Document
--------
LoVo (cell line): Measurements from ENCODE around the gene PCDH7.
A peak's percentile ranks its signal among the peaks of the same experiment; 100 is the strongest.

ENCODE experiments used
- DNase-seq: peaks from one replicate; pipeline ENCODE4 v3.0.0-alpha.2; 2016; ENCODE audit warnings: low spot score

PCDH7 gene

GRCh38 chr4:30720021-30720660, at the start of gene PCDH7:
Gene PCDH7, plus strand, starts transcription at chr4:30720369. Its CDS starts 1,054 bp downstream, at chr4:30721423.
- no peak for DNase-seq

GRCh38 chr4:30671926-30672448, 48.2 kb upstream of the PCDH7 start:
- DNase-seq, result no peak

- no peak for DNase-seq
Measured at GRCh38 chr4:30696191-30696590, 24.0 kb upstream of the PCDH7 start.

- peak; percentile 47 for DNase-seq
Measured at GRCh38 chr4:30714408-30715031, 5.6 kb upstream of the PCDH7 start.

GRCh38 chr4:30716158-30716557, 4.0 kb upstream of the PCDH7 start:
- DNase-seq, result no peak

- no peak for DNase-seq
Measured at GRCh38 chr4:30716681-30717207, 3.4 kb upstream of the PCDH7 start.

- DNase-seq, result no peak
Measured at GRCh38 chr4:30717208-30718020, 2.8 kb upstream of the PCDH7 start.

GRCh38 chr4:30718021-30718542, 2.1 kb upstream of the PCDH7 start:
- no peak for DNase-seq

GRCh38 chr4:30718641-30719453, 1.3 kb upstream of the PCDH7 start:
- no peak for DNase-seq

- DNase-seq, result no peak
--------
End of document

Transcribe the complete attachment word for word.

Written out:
LoVo (cell line): Measurements from ENCODE around the gene PCDH7.
A peak's percentile ranks its signal among the peaks of the same experiment; 100 is the strongest.

ENCODE experiments used
- DNase-seq: peaks from one replicate; pipeline ENCODE4 v3.0.0-alpha.2; 2016; ENCODE audit warnings: low spot score

PCDH7 gene

GRCh38 chr4:30720021-30720660, at the start of gene PCDH7:
Gene PCDH7, plus strand, starts transcription at chr4:30720369. Its CDS starts 1,054 bp downstream, at chr4:30721423.
- no peak for DNase-seq

GRCh38 chr4:30671926-30672448, 48.2 kb upstream of the PCDH7 start:
- DNase-seq, result no peak

- no peak for DNase-seq
Measured at GRCh38 chr4:30696191-30696590, 24.0 kb upstream of the PCDH7 start.

- peak; percentile 47 for DNase-seq
Measured at GRCh38 chr4:30714408-30715031, 5.6 kb upstream of the PCDH7 start.

GRCh38 chr4:30716158-30716557, 4.0 kb upstream of the PCDH7 start:
- DNase-seq, result no peak

- no peak for DNase-seq
Measured at GRCh38 chr4:30716681-30717207, 3.4 kb upstream of the PCDH7 start.

- DNase-seq, result no peak
Measured at GRCh38 chr4:30717208-30718020, 2.8 kb upstream of the PCDH7 start.

GRCh38 chr4:30718021-30718542, 2.1 kb upstream of the PCDH7 start:
- no peak for DNase-seq

GRCh38 chr4:30718641-30719453, 1.3 kb upstream of the PCDH7 start:
- no peak for DNase-seq

- DNase-seq, result no peak